COR 330 Class Descriptions

In the third year of the Core, students who are not studying abroad enroll in any two COR 330 courses. These two courses must be taken in the same semester. The 330 courses, which vary from semester to semester, offer a "deep dive" into various regions of the world and give students the opportunity to choose topics of interest to them.

Take a look at what is offered for the Fall 2017 semester:


COR 330-01: Pakistan

Faculty Member TBA – W/F 2:00–3:15 PM

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COR 330-02: Shaking the Spirit: Sacred Arts of the Afro Caribbean World

Steve Wehmeyer – W/F 2:00–3:15 PM
Through an extensive examination of the material, ritual, and performative arts associated with the cultures of Haiti, Cuba, Brazil, and other Caribbean "hot-zones," students will explore the ways these arts embody and communicate sophisticated ideologies at the core of Caribbean cultural identities. Students will explore such diverse phenomena as the flamboyant costume arts and ritual dance-dramas of Haitian Rara, the elaborate altar assemblage and musical traditions associated with Cuban Santeria, and the transgressive sexual and gender performance of Pomba Gira's mediums in Brazil.  In doing so they will confront the fact that the Caribbean has been a locus of active globalization for over 500 years, and that its visual, ritual, and performative arts provide a record of the profound economic, religious, linguistic, and cultural impact this region has had on the world at large.

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COR 330-03: Dar al-Islam

Gary Scudder – M/TH 9:30–10:45 AM 

While Islam may be the fasting growing religion in the world, it is also the most routinely misunderstood faith. Similarly, the Islamic world is treated as being monolithic, when it is actually extraordinarily diverse. In this class students will study the tenets of Islam but also explore the complexity of the Dar al-Islam. To facilitate this examination students will focus on Yemen, one of the world's oldest civilization but also a country being torn apart by divisions within the broader Islamic world.

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COR 330-04: Arab Spring: Social Media and Social Movements in the Modern Middle East

Rob Williams – M/TH 8:00 AM–9:15  AM 
Our course will explore the arrival of "pro-democracy" movements in the modern Middle East.  From Tunisia to Egypt to Yemen and beyond, ordinary Arabs are challenging traditional power centers in a quest to create a more democratic and inclusive society.  We will explore the causes of the Arab Spring, and ways in which the Arab Spring have transformed the Arab World since 2011.

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COR 330-05: Identity in Jordan's Cultural Mosaic

Miriam Horne – T/TH 12:30–1:45 PM

Drawing on the legacies of intersecting, overlapping, and dynamic cultures of the geographic region called Jordan, this course seeks to understand the meaning of citizenship both for ethnic and cultural groups within Jordan and for students engaging in the world.  The course will do this by focusing through the lens of co-existing cultural groups to understand the complex fabric that is modern-day Jordan.  By examining the historical migration as well as the cultural values represented through art and media, the course will help students to understand the complexities of citizenship. Jordan, with its complex and myriad cultures, serves as a microcosm of the world.  As students come to understand how disparate cultures may not only co-exist but also interact, they will have the opportunity to examine their own intersections and roles as they negotiate global engagement.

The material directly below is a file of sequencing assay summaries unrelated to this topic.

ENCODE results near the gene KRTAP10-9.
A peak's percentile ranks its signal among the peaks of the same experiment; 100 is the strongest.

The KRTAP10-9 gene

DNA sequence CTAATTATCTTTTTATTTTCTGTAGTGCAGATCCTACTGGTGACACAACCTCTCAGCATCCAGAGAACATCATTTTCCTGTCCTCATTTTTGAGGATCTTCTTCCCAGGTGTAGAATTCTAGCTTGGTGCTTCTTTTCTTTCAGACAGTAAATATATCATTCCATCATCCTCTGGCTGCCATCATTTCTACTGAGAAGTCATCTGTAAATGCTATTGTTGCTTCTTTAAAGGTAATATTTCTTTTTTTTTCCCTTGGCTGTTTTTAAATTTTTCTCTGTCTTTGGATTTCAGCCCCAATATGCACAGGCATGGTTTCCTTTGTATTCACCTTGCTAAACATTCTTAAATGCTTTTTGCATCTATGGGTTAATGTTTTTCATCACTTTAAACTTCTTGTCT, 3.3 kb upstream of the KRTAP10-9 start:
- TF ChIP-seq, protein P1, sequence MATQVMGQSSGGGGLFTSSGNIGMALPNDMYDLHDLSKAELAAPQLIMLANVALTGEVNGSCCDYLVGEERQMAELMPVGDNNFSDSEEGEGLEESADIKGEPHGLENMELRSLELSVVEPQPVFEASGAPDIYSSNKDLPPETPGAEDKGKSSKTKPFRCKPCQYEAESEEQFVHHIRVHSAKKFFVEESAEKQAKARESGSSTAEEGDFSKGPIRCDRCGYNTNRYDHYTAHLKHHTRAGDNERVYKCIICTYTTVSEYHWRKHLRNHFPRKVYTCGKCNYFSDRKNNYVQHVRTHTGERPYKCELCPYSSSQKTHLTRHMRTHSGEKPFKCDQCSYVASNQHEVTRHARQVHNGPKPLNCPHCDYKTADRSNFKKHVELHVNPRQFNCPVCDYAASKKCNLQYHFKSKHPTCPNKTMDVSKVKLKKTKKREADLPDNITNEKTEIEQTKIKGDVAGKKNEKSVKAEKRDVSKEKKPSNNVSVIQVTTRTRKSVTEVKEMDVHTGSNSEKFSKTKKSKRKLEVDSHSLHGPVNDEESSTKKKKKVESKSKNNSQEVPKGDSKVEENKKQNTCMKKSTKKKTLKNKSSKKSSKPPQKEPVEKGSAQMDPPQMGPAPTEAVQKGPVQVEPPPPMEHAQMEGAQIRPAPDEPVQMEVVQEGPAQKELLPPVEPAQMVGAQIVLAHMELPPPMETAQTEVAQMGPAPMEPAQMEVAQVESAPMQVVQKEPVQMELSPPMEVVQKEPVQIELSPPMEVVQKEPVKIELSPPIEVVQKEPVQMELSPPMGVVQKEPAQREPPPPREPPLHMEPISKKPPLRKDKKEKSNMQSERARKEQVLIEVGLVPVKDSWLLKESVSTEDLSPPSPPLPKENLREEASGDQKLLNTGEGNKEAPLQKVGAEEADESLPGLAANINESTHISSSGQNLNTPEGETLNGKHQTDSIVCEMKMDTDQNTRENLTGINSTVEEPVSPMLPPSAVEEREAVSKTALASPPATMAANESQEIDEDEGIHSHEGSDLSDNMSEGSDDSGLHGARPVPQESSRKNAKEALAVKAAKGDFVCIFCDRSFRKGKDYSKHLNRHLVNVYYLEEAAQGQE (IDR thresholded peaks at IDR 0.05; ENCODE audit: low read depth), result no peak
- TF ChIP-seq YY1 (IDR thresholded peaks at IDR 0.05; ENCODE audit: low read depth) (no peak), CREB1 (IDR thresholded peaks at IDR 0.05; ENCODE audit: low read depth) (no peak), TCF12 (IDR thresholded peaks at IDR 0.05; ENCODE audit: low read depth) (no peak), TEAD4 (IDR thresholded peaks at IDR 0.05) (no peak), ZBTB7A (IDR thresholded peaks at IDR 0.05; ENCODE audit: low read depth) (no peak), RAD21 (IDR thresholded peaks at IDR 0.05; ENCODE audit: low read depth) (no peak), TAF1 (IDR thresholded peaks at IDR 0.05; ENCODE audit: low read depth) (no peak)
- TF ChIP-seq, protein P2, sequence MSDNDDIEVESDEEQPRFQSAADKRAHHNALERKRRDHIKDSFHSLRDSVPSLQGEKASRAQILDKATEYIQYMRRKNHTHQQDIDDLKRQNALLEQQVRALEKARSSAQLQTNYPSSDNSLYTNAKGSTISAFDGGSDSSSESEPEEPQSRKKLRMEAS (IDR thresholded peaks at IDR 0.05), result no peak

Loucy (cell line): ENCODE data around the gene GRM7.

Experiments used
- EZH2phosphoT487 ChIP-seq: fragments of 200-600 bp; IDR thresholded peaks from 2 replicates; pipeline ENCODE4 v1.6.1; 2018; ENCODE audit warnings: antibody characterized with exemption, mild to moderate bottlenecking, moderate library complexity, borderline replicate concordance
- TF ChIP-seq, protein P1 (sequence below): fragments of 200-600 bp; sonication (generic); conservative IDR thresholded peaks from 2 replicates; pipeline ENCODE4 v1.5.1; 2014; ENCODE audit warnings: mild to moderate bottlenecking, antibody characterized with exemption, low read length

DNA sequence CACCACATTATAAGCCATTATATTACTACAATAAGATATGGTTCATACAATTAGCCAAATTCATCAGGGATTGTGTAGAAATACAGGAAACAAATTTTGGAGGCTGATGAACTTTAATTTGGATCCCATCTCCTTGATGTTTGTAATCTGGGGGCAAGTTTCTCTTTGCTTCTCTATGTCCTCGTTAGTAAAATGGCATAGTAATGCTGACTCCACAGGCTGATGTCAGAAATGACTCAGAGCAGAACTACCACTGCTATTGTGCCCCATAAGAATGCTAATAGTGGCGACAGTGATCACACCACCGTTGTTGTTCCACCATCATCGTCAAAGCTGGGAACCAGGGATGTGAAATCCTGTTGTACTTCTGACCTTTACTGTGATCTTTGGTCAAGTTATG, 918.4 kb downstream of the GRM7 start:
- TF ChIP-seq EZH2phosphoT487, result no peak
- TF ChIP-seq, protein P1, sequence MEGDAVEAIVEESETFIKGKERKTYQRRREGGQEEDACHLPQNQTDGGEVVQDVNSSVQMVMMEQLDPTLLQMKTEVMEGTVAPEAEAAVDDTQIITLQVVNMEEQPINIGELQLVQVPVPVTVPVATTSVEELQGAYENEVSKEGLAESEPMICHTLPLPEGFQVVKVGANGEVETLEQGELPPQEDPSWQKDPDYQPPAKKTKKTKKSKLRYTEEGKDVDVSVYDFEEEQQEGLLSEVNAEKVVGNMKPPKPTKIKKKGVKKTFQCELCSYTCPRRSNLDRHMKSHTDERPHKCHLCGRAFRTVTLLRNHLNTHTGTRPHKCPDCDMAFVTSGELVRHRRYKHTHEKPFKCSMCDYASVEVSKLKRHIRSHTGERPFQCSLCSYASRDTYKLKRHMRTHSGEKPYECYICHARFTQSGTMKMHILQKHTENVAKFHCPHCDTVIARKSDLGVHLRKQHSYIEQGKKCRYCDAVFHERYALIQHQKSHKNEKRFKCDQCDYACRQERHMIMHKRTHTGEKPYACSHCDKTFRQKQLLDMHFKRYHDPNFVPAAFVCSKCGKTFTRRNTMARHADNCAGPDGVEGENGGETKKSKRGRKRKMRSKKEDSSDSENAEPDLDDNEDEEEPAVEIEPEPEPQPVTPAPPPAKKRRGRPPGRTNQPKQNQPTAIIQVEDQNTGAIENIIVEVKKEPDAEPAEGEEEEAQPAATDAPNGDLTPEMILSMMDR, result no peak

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COR 330-06: Pakistan

Faculty Member TBA – W/F 3:30–4:45 PM

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COR 330-07: Shaking the Spirit: Sacred Arts of the Afro Caribbean World

Steve Wehmeyer – W/F 12:30–1:45 PM
Through an extensive examination of the material, ritual, and performative arts associated with the cultures of Haiti, Cuba, Brazil, and other Caribbean "hot-zones," students will explore the ways these arts embody and communicate sophisticated ideologies at the core of Caribbean cultural identities. Students will explore such diverse phenomena as the flamboyant costume arts and ritual dance-dramas of Haitian Rara, the elaborate altar assemblage and musical traditions associated with Cuban Santeria, and the transgressive sexual and gender performance of Pomba Gira's mediums in Brazil. In doing so they will confront the fact that the Caribbean has been a locus of active globalization for over 500 years, and that its visual, ritual, and performative arts provide a record of the profound economic, religious, linguistic, and cultural impact this region has had on the world at large.

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COR 330-08: Identity in Jordan's Cultural Mosaic

Miriam Horne – T/TH 2:00–3:15 PM 
Drawing on the legacies of intersecting, overlapping, and dynamic cultures of the geographic region called Jordan, this course seeks to understand the meaning of citizenship both for ethnic and cultural groups within Jordan and for students engaging in the world.  The course will do this by focusing through the lens of co-existing cultural groups to understand the complex fabric that is modern-day Jordan.  By examining the historical migration as well as the cultural values represented through art and media, the course will help students to understand the complexities of citizenship.   Jordan, with its complex and myriad cultures, serves as a microcosm of the world.  As students come to understand how disparate cultures may not only co-exist but also interact, they will have the opportunity to examine their own intersections and roles as they negotiate global engagement.

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